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the public cannot always see account the Chancellor desired to where the correspondent has been be of use to the "Pall Mall “planted” with some insidious Gazette,' as he might be by supsuggestion, some half - true yet plying the paper occasionally with wholly mendacious denial, or some really good information on foreign statement intended to assist the affairs. If that would be agreeleast admirable arts of diplomacy. able to me, Dr P. would be the But this is by no means an un- means of despatching such news common operation in troubled from time to time--a regular corand exciting times, the respondence at irregular intervals correspondent himself, perhaps, is being the kind of thing proposed. caught by the fever that rages Further to enable him to show about him. Not, of course (but that this was a genuine offer, von that has been understood all Bismarck had intrusted to Dr P. along), that there is the faintest a few lines in his own hand to say reason for complaint when British as much.

Document then prointerests are involved, or British duced, shown to me, and returned honour. Nor can there be the to Dr P.'s pocket-book. With the least reason for fear, either when best face at my command, I asked the correspondent is an English- whether it was proposed to send man or when he is a foreigner news alone, or also to send letters scrupulously faithful to his salt. of observation and comment; to But when foreigners are employed which the reply was that both to send foreign news to English news and comment were intended. journals, together with hints and What I then said I do not criticism of foreign affairs, these remember; but my meaning was writers should be warranted in. to point out as inoffensively as capable of undertaking a divided possible that the Pall Mall duty.

Gazette' being a small paper, the In any case, whatever danger Chancellor's kindness would be there may be lurks not in the much enhanced if nothing but news that the correspondent sends, concrete news was sent, or such but in the comment, the convey- information as could be conveyed ance of impression, which form in a simple paragraph of affirmaso large a part of the telegraph tion, explanation, correction, or matter from abroad. What is denial. We seemed to understand meant by that may be illustrated each other at once; and though by a little experience of my own, Dr P. said very politely that no otherwise hardly worth mention- doubt this could be arranged, I ing. In the early days of the never heard another word of the Pall Mall Gazette' I had a visit business he came about after he from a certain Dr P., a Berlin had left the room. official. He introduced himself as The bearing of this little story coming directly from the German lies in the fact that brief paraChancellor with a proposal which graphs of plain statement bring von Bismarck took a personal the writer to a full sense of his interest in. He often read the responsibility while he is inditing · Pall Mall Gazette,' and was them; and that the language of greatly pleased with, much ad- reporting is neither fluid enough mired, or sincerely respected, a nor voluminous enough to carry variety of qualities which he any great amount of feeling or habitually found there. On that innuendo, whether for business or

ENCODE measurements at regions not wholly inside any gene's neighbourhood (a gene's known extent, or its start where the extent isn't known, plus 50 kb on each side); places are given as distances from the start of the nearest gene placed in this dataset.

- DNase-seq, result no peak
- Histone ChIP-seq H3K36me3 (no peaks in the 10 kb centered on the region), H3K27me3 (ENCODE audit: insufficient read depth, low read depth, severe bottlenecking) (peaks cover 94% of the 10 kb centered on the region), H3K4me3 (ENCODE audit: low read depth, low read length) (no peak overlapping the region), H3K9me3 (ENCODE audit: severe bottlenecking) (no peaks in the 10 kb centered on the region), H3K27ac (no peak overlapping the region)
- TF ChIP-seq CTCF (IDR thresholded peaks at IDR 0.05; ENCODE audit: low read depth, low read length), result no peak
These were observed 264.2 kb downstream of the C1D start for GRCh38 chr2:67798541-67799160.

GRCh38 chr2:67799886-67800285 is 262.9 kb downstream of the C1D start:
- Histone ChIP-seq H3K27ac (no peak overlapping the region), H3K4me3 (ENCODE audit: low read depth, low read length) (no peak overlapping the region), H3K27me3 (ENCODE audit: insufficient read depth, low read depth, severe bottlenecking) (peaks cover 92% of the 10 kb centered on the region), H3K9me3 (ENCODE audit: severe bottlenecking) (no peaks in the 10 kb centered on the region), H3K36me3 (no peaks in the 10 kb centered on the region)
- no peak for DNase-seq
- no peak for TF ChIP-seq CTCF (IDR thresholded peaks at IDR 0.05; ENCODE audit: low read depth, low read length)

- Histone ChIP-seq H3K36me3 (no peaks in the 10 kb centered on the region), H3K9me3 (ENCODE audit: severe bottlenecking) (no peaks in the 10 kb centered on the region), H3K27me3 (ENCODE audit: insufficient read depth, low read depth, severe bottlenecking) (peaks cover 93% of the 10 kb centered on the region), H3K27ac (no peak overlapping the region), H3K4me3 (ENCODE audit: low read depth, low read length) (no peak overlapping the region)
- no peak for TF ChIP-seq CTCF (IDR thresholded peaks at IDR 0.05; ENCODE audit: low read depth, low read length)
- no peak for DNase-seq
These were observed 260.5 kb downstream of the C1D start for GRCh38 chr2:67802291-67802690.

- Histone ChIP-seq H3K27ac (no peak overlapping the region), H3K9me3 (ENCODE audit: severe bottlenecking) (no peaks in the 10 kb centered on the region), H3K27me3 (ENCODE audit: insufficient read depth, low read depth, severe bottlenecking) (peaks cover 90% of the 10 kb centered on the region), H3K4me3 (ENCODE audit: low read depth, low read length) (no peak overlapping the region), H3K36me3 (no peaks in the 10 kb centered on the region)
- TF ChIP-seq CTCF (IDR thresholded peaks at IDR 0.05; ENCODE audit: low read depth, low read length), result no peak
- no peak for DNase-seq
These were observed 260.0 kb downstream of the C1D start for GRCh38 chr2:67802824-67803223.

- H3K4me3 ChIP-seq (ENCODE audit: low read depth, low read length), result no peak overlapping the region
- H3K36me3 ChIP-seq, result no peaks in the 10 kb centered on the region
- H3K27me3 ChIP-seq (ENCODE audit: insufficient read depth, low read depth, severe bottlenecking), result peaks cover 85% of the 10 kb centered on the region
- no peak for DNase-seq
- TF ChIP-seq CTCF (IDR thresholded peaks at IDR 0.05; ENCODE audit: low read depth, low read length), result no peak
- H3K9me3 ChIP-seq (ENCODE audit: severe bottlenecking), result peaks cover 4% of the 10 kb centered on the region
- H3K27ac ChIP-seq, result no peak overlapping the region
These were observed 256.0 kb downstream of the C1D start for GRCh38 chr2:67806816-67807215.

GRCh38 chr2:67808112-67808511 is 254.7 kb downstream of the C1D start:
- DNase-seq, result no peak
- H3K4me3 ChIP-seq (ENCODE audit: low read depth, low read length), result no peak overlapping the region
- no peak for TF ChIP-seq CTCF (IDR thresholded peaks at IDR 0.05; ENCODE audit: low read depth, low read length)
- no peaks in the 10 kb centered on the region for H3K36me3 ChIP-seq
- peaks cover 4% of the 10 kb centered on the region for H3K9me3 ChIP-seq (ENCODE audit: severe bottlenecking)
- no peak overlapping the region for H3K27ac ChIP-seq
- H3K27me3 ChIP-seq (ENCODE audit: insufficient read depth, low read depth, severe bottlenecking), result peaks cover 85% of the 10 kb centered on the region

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undesigned Dr P. meant busi- writer. He never loses that charness, no doubt, though to my mind acter, whatever he may say; and not very culpably ; ruse is the re- so the reader often takes that for cognised instrument of every di- veiled information which is merely plomacy except our innocent own. speculative, or the fancy of exBut even in professional politics cited sympathies, or even somethere is such a thing as uncon- thing which somebody hopes to scious feeling, unintended twists bring into existence by persistent of partisanship; or else what is prophecy. meant by the belief, which exists For these and other reasons, I in every Foreign Office, that an can but think it would be well were ambassador may live at one Court foreign correspondents to go back too long? Not that the particular a little to their old ways, which signs which suggest too long a

were the

ways of simple and residence at the same post are straightforward reporting. Nor often shown in the case of the are they strange to us even now. correspondent. I do not know Reuter's agents adopted them, and that he ever shows them, indeed. faithfully stuck to them till quite But, being human, he is in danger lately; with the result that Reuof answering more than he is ter's telegrams came to have more

to the various influences weight generally with experienced persistently bearing on him. It readers than those of any newsis even possible to plant him paper correspondent. Now that with misleading ideas, interested Reuter's agents seem inclined, suggestion, erroneous sympathies; here and there, to depart from and since that is the case, we may the unambitious simplicity of the doubt whether journalism is im- reporter, reason the

more for proved by taking from the corre- rescuing political discussion from spondent long screeds of specula- a great deal that distracts, overtion and comment for publication loads, and fatigues it. It may be under the head of News.

asked whether I propose, then, That is the objection. So that opinion and observation acprinted, they delude-not by in- cumulated by watchful and keentention of the writer, but through witted correspondents “on the the imagination of the reader. spot” should go to waste.